The matrices K and Λ are selected off-line in order to create the desired weighting of error signals. Specifically, this may imply:

K can be tuned such that selected output error signals have a higher weight than others in the criterion function.

Specific values on the entries of Λ can be set to limit the driving signals to the control actuators **2**, such that the solution of criterion function (**7**) has:

a) a certain performance and

b) a limited driving level to each of the actuators **2** which require such a restriction, for instance to prevent non-linear behaviour or damaging of the actuator **2**.

Λ can be tuned versus K in order to have the desired balance between performance at the output sensors **4** and required control effort. Generally, it holds that the bigger the values in Λ the higher the system's robustness at the expense of performance at the output sensors **4** and vice versa.

The off-line design of K and Λ may serve well for stationary conditions. In that case there is no need to adapt K and Λ during control.

The power of the criterion function (**7**) however, is that in the case of system variations K and Λ can be adjusted to maintain the desired control behaviour.

Changes in for instance the transfer matrix H or the frequency contents of z may call for another setting of the κ's and λ's in the weighting matrices. This tuning can be taken care of by a supervisory control layer, possibly trained extensively beforehand. A straightforward example of one of the many functionalities of such a supervisory layer can be found in S. J. Elliott and K. H. Baek, “Effort constraints in adaptive feedforward control”, IEEE Signal Processing Letters, 1996, 3, pp 7-9, where the λ's are tuned on-line in such a way that actuator driving levels do not exceed a given threshold.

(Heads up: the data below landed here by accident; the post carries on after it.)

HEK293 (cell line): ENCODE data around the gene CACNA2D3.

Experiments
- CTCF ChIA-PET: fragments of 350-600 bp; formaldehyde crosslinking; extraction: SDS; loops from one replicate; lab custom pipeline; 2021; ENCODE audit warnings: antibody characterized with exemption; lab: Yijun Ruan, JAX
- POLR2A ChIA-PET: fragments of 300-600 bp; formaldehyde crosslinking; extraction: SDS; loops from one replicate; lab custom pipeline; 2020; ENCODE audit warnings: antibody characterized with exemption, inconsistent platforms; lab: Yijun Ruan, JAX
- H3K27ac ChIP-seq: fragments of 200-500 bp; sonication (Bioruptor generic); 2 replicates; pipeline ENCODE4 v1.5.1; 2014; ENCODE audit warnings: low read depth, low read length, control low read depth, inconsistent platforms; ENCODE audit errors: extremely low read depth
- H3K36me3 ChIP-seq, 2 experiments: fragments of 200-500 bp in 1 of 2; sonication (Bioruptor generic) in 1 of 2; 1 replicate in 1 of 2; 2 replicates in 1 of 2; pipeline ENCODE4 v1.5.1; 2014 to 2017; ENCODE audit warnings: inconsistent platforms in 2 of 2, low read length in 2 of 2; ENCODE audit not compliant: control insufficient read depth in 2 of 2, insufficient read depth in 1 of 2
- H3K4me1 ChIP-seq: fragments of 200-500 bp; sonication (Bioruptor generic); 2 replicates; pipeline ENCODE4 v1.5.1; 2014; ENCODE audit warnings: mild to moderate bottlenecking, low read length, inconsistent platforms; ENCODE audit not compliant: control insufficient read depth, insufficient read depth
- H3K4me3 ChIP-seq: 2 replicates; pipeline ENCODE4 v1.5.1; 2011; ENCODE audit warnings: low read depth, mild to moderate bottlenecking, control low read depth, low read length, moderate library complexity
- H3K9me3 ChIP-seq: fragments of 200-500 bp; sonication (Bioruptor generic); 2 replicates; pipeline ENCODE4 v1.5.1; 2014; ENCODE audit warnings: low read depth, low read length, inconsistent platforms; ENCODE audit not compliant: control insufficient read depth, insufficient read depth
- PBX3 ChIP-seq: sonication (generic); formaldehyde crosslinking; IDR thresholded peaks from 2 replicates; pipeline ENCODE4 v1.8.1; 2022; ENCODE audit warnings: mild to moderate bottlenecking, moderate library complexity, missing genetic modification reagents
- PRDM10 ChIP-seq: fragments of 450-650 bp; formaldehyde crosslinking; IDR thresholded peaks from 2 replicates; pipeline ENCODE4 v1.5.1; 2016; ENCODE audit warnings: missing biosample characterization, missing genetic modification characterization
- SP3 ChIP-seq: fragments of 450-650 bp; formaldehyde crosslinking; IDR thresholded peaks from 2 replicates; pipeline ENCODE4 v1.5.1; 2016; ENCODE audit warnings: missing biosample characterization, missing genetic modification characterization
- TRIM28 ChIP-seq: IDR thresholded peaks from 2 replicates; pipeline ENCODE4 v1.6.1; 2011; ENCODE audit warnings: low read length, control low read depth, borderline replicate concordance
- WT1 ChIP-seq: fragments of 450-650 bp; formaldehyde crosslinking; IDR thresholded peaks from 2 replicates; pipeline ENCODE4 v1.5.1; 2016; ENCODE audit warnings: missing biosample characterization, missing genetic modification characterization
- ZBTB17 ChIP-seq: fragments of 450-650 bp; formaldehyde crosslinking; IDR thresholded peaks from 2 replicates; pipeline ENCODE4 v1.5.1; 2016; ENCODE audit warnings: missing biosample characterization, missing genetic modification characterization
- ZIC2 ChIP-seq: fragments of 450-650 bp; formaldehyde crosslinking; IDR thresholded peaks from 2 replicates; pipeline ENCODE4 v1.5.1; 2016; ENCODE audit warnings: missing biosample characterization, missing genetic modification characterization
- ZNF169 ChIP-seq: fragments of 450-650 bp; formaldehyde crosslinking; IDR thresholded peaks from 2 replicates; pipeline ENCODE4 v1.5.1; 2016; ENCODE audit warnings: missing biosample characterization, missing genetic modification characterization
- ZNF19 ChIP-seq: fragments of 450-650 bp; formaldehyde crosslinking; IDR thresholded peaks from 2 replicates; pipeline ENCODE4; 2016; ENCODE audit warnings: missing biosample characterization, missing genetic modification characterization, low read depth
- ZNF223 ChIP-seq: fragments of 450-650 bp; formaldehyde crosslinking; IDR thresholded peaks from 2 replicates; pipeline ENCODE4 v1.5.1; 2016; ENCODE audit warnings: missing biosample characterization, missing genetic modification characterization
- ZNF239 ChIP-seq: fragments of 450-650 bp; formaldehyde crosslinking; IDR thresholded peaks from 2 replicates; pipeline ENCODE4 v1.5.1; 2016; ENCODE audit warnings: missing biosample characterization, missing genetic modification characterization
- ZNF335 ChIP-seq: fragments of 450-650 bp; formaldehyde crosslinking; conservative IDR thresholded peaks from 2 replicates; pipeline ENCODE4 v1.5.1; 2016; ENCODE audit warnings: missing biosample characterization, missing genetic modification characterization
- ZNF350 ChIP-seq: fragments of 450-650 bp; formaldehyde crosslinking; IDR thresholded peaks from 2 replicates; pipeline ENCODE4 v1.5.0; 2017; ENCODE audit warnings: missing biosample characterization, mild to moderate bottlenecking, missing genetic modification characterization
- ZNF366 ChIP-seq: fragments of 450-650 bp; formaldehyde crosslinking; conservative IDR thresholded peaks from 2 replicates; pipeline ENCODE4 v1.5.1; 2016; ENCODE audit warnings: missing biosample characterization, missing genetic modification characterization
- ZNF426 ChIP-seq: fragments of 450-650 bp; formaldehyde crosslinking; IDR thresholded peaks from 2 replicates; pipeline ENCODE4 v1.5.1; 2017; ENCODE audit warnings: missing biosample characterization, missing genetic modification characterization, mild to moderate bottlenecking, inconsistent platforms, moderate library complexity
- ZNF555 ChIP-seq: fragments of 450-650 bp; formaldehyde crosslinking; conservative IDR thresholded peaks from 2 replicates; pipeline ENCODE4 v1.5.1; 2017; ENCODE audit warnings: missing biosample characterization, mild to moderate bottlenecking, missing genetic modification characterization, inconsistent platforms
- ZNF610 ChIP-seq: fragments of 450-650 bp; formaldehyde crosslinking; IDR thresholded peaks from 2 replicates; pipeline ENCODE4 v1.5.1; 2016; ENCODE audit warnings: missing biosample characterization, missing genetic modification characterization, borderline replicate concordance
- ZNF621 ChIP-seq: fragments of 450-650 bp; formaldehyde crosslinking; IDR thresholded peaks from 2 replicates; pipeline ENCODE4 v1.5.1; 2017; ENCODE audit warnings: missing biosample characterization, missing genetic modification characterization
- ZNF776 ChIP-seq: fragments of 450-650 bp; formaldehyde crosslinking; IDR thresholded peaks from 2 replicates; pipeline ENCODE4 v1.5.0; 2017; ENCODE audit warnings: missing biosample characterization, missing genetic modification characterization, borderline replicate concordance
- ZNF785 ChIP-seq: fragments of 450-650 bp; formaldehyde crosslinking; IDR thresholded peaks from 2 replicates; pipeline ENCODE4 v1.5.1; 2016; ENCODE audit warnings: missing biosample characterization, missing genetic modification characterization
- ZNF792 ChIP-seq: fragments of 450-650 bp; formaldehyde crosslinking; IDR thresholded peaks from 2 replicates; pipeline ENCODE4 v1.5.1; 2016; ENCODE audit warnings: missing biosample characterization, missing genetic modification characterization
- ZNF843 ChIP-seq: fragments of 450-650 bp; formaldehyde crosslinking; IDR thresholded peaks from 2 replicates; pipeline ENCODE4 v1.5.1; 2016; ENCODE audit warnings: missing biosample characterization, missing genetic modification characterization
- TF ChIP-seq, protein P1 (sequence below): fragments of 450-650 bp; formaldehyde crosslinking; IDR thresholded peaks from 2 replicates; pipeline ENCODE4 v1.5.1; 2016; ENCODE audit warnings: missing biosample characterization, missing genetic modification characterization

As stated before this threshold may have been set to avoid non-linear actuator behaviour but it may also be effective to avoid control instability. If for example the characteristics of the system under control H vary with time and do not longer correspond to the nominal model, control instability may occur. By raising the right values in Λ the supervisory control layer may prevent this instability at the expense of reduced performance at the output sensors **4**.

In conclusion it should be kept in mind that although K and Λ are tuned off-line and fixed—denoted as K(0) and Λ(0)—a supervisory control layer may adjust their values yielding time variant weight characteristics: K(t) and Λ(t).

The object of the present control system is to minimise the criterion function J. This is achieved by recursively updating the controller coefficients proportional to the sum of (weighted) instantaneous error signals ε_{1}(t) and ε_{2}(t).

This is indicated in FIG. 2 by the processing block **18**, transforming the output signal vector ε_{1}(t), the processing block **20**, transforming the control error signal vector ε_{2}(t) and update element **20**, updating the coefficients w(t) of controller **6**.

In mathematical terms, this can be expressed as:

*w*(*t+*1)=*w*(*t*)−γ(*t*)[*F* _{1}(*q* ^{−1} *,t*)*K*(*t*)ε_{1}(*t*)+*F* _{2}(*q* ^{−1} *,t*)Λ(*t*)ε_{2}(*t*)] (8)

in which F_{1 }and F_{2 }are time-variant rational matrices of dimensions LNI×M and LNI×L, respectively which control the feedback of errors ε_{1 }and ε_{2 }to the controller coefficients w(t). The parameter γ(t) is a positive scalar which can be used to tune the rate of convergence. Usually, it is made time variant to establish convergence in stationary conditions (small γ) and to allow tracking in non-stationary conditions (high γ). Also for this adaptation, a supervisory control layer may be used to anticipate (external) conditions.